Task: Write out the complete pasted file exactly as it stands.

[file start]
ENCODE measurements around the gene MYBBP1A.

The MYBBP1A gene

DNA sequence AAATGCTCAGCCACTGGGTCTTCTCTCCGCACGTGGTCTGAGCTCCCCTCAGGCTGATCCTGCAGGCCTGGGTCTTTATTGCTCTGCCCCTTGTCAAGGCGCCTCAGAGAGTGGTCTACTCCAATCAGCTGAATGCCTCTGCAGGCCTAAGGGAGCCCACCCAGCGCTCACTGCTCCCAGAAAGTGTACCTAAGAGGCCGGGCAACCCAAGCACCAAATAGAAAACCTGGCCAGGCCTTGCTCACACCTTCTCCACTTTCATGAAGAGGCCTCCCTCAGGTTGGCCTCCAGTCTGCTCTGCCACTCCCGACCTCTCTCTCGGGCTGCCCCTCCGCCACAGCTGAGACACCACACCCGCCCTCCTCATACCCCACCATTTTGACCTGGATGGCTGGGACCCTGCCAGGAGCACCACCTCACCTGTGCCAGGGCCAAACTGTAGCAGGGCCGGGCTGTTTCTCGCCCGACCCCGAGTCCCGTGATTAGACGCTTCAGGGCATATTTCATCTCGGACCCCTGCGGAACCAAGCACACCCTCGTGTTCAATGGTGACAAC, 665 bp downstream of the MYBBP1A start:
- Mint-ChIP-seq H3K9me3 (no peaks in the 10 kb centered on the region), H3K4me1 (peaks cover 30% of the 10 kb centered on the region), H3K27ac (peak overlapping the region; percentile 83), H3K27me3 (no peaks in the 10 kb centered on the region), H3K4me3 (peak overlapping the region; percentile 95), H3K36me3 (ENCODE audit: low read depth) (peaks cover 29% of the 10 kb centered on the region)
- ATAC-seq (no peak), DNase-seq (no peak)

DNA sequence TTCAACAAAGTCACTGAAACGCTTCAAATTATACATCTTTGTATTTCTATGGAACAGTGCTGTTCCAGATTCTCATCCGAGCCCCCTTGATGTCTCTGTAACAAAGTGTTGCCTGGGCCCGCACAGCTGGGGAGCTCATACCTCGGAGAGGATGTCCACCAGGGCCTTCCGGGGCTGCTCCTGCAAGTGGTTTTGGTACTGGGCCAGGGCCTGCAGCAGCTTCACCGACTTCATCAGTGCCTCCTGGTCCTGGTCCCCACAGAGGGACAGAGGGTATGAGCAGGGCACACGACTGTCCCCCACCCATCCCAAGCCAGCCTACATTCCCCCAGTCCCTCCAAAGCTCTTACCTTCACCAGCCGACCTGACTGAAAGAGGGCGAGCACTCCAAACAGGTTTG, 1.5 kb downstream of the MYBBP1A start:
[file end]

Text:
ENCODE measurements around the gene MYBBP1A.

The MYBBP1A gene

DNA sequence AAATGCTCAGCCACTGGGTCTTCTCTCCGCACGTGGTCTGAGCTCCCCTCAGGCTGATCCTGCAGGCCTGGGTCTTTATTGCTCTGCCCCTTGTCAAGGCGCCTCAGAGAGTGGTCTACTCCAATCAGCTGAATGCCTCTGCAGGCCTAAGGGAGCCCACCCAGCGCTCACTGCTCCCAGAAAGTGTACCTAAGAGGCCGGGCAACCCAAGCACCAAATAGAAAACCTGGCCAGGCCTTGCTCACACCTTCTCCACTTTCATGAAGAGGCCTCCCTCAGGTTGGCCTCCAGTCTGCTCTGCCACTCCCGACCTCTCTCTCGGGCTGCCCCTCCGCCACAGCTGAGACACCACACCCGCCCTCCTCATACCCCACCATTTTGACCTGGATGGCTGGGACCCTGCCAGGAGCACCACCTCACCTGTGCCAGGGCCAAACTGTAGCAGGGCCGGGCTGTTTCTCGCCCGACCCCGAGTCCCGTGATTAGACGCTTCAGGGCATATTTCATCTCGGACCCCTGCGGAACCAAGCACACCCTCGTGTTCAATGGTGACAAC, 665 bp downstream of the MYBBP1A start:
- Mint-ChIP-seq H3K9me3 (no peaks in the 10 kb centered on the region), H3K4me1 (peaks cover 30% of the 10 kb centered on the region), H3K27ac (peak overlapping the region; percentile 83), H3K27me3 (no peaks in the 10 kb centered on the region), H3K4me3 (peak overlapping the region; percentile 95), H3K36me3 (ENCODE audit: low read depth) (peaks cover 29% of the 10 kb centered on the region)
- ATAC-seq (no peak), DNase-seq (no peak)

DNA sequence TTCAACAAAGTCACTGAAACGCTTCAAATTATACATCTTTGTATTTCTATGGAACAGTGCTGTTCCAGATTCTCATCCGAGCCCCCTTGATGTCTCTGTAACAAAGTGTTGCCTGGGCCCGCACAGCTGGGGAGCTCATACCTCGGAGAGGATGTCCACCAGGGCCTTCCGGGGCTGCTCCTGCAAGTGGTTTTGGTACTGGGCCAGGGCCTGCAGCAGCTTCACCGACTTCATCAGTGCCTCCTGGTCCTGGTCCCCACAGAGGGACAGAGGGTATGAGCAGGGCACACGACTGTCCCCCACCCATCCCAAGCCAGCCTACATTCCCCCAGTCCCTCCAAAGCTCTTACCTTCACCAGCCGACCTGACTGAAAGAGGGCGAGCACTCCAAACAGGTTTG, 1.5 kb downstream of the MYBBP1A start: